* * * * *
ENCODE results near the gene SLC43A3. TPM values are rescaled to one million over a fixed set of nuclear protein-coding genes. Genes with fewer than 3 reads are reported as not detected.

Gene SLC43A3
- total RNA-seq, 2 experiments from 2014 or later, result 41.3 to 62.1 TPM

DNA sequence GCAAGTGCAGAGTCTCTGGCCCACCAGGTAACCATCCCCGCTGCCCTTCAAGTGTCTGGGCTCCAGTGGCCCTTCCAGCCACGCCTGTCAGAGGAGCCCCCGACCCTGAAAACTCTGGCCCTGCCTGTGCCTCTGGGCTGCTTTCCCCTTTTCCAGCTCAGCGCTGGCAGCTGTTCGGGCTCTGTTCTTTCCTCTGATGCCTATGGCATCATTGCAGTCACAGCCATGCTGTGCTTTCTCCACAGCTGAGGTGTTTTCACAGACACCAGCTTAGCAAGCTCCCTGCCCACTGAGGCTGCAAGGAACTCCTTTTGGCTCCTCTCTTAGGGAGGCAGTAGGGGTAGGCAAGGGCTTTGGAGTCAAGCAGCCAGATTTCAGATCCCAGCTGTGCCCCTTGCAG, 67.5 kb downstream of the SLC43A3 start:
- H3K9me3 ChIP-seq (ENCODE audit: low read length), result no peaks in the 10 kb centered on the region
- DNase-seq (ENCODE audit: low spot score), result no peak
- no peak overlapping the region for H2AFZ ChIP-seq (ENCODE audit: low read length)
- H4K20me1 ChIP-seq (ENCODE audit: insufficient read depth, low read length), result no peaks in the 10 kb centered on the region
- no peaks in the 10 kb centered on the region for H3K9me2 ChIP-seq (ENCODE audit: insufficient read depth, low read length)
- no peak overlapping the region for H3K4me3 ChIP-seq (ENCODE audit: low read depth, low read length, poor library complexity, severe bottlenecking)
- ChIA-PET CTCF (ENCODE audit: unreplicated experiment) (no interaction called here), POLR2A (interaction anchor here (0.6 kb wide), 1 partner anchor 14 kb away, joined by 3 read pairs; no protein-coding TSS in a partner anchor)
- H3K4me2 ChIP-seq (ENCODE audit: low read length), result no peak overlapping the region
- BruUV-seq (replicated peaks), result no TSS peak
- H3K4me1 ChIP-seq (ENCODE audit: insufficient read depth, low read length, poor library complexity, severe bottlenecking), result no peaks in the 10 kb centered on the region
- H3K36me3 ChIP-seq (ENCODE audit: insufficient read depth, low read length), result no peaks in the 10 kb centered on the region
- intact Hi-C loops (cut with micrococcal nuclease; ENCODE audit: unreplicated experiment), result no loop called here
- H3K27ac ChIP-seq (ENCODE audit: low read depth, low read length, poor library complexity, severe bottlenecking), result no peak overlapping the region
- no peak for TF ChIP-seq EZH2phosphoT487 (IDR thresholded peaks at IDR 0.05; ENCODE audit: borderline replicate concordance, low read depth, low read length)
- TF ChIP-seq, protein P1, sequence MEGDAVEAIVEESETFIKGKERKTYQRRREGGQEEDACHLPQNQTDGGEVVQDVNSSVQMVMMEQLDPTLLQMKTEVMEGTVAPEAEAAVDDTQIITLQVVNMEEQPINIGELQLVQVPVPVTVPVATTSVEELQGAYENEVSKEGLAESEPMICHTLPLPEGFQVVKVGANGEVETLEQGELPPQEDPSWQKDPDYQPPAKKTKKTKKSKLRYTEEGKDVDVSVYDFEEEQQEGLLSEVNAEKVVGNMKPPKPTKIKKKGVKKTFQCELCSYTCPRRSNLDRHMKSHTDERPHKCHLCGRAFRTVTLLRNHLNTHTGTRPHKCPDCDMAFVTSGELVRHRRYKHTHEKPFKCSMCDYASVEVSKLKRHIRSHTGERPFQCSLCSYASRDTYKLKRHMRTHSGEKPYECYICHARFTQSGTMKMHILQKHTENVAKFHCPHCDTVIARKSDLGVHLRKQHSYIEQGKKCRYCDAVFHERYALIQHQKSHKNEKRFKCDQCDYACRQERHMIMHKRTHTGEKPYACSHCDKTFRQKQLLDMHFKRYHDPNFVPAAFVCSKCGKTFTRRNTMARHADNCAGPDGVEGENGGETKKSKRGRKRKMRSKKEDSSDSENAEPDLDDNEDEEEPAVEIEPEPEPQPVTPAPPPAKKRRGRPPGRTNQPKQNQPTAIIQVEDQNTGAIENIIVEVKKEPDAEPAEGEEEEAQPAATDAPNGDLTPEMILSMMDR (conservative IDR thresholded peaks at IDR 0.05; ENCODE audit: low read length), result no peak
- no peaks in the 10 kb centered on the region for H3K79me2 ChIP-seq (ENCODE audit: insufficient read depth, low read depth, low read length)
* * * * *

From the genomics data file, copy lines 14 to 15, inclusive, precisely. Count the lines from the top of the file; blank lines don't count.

- H3K4me1 ChIP-seq (ENCODE audit: insufficient read depth, low read length, poor library complexity, severe bottlenecking), result no peaks in the 10 kb centered on the region
- H3K36me3 ChIP-seq (ENCODE audit: insufficient read depth, low read length), result no peaks in the 10 kb centered on the region